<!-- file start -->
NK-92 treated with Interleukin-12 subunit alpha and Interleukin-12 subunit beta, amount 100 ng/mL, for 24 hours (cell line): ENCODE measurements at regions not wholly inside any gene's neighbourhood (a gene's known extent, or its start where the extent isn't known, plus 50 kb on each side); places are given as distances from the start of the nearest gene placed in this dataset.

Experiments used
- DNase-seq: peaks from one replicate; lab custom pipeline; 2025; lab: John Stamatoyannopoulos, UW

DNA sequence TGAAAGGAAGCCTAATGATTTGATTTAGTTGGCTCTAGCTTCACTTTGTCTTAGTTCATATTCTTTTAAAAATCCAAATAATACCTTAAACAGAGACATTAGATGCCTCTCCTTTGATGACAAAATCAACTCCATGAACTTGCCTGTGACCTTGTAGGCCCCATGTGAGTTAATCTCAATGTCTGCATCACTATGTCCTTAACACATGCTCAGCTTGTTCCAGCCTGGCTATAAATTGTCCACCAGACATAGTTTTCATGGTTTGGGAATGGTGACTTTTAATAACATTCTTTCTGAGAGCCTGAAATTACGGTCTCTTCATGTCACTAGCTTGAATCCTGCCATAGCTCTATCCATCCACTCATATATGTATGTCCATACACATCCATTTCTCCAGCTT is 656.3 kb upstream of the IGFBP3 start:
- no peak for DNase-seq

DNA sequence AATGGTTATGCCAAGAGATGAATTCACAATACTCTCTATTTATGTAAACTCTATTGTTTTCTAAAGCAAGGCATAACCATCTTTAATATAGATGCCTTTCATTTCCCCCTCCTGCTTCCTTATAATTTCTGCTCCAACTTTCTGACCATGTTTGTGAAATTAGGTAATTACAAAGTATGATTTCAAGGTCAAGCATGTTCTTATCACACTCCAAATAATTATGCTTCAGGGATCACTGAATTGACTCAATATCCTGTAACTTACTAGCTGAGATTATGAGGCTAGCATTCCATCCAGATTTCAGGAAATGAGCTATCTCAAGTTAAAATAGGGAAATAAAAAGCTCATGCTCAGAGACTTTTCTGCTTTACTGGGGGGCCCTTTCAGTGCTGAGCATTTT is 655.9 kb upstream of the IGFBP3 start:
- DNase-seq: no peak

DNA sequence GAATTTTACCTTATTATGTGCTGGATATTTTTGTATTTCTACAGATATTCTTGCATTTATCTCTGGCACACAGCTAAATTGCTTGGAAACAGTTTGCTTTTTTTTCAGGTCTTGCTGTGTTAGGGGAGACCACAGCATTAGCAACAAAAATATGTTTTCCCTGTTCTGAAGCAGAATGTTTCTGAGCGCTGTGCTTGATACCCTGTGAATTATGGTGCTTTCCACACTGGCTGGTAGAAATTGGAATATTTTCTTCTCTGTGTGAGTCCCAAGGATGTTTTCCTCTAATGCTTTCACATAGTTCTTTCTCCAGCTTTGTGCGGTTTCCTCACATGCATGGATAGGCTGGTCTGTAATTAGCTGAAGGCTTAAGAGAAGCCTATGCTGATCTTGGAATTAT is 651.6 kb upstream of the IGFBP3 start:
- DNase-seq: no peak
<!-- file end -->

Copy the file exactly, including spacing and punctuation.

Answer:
NK-92 treated with Interleukin-12 subunit alpha and Interleukin-12 subunit beta, amount 100 ng/mL, for 24 hours (cell line): ENCODE measurements at regions not wholly inside any gene's neighbourhood (a gene's known extent, or its start where the extent isn't known, plus 50 kb on each side); places are given as distances from the start of the nearest gene placed in this dataset.

Experiments used
- DNase-seq: peaks from one replicate; lab custom pipeline; 2025; lab: John Stamatoyannopoulos, UW

DNA sequence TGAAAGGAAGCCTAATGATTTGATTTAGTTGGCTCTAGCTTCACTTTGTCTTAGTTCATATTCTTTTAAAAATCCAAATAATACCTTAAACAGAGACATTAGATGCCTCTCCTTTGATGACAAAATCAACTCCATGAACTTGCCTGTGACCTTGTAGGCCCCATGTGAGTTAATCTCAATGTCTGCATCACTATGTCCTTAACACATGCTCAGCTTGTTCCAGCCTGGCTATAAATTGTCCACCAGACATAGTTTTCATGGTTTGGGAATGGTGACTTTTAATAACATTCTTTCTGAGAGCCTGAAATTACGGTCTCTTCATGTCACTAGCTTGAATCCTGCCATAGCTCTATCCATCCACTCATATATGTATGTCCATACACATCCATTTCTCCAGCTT is 656.3 kb upstream of the IGFBP3 start:
- no peak for DNase-seq

DNA sequence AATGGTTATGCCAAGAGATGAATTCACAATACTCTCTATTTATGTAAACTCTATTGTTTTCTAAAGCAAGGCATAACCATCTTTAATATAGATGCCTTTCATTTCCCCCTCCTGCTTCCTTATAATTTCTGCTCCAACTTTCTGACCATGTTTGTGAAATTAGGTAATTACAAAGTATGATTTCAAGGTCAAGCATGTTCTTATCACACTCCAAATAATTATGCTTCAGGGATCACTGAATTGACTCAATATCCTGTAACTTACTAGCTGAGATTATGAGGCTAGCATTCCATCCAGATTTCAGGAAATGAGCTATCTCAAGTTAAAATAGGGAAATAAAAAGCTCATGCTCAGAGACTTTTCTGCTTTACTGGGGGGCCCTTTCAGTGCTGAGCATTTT is 655.9 kb upstream of the IGFBP3 start:
- DNase-seq: no peak

DNA sequence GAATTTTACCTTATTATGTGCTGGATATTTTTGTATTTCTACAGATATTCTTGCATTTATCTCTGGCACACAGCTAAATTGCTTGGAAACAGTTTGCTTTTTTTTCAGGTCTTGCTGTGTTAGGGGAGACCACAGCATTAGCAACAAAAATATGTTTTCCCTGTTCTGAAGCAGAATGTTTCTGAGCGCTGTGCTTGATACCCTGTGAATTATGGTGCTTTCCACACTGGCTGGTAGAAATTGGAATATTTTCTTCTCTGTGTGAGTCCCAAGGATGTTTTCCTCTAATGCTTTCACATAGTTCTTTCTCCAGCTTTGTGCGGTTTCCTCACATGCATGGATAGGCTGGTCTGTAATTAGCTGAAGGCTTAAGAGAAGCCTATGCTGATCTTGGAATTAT is 651.6 kb upstream of the IGFBP3 start:
- DNase-seq: no peak